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This story of the inscrutable Bartleby is appealing because of its ambiguity. For, it explores several concepts: the alienation of man, passivity, nonconformity, and psychological imprisonment. In many ways, it is most relevant today.
All that is known about Bartleby's history is that his work previous to being hired by the elderly lawyer was as a clerk in the U.S. post office in the dead letter section. When he is hired and placed behind a screen, perhaps the memories of his alienation and psychological imprisonment reemerge affecting Bartleby's behavior as a scrivener. In his former forlorness, Bartleby may have lost what it is to be human, for meaning in life depends upon sharing. After so long of not sharing, Bartleby has lost his will to live: "I prefer not to," he says until he prefers not to eat and, eventually dies in prison.
Taken in its historical context, Bartleby's character takes on symbolic meaning. In the 1850s, the relationship between capitalists and workers had developed to the point that there were highly charged conflicts. (The employer/narrator says, "Nothing so aggravates an earnest person as a passive resistance.") And, the close bond between employer and employee became defunct when machine-orientated production eliminated the need for skilled workers who were closely aligned to their employers. Thus, Bartleby represents the estranged worker in an uncaring system.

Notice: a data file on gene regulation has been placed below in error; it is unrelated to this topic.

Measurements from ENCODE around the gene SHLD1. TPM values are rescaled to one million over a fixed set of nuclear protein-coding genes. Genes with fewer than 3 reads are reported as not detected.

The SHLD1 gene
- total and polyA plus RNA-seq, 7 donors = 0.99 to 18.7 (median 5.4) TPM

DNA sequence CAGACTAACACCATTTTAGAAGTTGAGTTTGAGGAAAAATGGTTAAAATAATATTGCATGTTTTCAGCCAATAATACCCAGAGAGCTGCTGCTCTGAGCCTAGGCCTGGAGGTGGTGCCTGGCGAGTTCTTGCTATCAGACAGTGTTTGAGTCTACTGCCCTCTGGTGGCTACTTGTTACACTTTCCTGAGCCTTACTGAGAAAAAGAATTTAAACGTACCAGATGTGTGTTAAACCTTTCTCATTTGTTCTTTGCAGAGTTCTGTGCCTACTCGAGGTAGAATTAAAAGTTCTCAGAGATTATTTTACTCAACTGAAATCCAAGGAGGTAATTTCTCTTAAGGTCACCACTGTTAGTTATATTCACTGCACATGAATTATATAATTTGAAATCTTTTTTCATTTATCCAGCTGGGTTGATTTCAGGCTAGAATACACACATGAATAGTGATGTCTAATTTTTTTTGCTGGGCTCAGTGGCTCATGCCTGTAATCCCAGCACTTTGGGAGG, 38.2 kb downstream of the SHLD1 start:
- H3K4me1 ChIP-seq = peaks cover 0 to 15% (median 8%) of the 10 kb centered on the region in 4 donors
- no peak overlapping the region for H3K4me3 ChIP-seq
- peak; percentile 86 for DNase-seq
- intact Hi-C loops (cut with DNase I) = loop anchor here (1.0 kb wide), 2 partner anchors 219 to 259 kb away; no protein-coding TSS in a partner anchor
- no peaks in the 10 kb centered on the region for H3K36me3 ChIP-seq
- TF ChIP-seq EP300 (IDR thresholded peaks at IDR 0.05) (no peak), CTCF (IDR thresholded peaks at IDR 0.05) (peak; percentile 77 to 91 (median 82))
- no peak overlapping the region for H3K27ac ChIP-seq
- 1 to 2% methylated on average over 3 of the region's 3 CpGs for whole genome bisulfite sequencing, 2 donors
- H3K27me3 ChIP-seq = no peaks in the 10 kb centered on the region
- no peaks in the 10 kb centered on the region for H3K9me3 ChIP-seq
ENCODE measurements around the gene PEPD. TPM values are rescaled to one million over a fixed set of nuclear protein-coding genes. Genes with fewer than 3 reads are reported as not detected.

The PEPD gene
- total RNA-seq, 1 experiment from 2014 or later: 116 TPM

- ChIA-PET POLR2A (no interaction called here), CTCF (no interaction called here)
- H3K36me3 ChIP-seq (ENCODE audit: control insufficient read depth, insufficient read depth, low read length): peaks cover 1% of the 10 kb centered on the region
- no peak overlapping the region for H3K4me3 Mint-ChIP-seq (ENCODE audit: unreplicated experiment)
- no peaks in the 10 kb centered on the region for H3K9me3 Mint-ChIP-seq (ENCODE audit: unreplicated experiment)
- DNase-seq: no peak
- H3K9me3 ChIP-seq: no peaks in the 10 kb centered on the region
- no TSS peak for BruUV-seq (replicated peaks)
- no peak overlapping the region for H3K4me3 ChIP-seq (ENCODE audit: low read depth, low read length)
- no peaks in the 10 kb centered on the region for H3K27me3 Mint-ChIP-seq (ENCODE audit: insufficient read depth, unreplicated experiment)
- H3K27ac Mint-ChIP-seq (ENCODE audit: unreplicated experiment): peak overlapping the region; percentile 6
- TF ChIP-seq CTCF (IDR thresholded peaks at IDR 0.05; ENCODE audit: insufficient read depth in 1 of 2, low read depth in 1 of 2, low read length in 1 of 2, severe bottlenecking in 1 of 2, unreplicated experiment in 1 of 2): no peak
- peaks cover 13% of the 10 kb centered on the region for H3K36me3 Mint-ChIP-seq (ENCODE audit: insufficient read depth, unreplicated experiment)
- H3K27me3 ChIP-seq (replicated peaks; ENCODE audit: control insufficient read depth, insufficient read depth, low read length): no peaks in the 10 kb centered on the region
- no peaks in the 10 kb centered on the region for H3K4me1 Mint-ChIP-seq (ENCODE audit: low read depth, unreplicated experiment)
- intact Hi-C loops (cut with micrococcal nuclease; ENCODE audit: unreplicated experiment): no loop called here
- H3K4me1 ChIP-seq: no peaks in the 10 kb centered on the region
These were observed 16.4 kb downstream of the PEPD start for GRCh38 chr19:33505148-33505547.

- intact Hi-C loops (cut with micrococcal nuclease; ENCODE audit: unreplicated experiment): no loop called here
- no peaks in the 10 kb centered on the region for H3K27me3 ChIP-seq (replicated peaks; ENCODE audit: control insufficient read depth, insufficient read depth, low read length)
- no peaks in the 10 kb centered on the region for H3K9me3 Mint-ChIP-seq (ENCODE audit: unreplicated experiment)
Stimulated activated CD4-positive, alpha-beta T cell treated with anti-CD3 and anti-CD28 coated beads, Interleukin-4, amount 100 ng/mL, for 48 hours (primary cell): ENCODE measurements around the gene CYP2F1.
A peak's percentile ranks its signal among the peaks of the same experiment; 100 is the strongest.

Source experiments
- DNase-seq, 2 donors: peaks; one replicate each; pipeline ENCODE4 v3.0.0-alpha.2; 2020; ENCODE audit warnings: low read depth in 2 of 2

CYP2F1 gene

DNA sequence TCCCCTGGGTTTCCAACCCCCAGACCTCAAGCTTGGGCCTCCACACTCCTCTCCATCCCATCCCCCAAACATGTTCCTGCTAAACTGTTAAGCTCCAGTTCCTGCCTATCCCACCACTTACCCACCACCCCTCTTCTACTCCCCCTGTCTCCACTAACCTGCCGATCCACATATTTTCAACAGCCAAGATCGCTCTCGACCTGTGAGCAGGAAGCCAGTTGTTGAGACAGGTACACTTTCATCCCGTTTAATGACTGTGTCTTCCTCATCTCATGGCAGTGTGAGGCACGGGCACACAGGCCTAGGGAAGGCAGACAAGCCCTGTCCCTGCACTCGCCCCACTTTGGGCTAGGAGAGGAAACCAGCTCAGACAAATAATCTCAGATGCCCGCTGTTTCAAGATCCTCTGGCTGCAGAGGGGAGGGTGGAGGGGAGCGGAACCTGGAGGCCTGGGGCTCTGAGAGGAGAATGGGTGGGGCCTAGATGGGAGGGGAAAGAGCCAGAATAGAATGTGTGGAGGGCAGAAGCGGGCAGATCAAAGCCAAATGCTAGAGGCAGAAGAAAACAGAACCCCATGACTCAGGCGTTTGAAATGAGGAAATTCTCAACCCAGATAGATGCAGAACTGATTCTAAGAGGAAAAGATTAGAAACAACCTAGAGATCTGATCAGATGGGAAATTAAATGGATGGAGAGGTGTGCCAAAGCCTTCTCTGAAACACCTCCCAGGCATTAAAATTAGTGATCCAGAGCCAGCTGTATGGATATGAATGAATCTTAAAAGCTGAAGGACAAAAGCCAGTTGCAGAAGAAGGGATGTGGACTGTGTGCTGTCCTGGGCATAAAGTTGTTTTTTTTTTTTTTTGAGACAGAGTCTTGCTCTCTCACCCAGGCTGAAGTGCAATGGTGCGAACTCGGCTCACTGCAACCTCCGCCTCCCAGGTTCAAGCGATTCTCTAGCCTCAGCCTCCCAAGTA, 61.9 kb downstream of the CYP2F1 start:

Bartleby is an incomprehensible character to the lawyer and to the reader. In fact, critics often pass Bartleby over as purely symbolic of the era Melville wrote in. In appearance, Bartleby is neat, presentable, tidy, everything that bodes well for his being a good scrivener. And he is...until one day on which he is asked to help with the tedious task of proofreading a manuscript, which takes three people and must be done out loud.
On this occasion, after spending his first days and weeks of employment with the lawyer in industrious silent productivity, Bartleby inexplicably says, "I would prefer not to." The only plausible reason is that speech breaks his wall of silence and forces him into interactions he would prefer not to have.
After this incident, which completely floors the lawyer who is utterly at a loss as to how to gain the advantage of being the employer requiring work from an employee, Bartleby even more inexplicably finds more and more things he would prefer not to do. Eventually, he does noting. He doesn't even go home anymore at night but stays in the office. One supposes he had ceased to prefer to pay his rent as well.
Matters deteriorate so much with Bartleby that he passes his days staring blankly at the blank wall outside his office window. It seems he is shattered by the loss of his wall of silence that separated him from others and is now at a loss himself as to how to proceed. Ultimately, he dies all alone from self-neglect while staring blankly at a blank wall in a corner of a prison yard to which he'd been brought. Perhaps everything about Bartleby can be summed up by a revision to his remark to Mr. Cutlets in the prison yard: “I prefer not to ___ to-day, ... [it] would disagree with me; I am unused to _____.”
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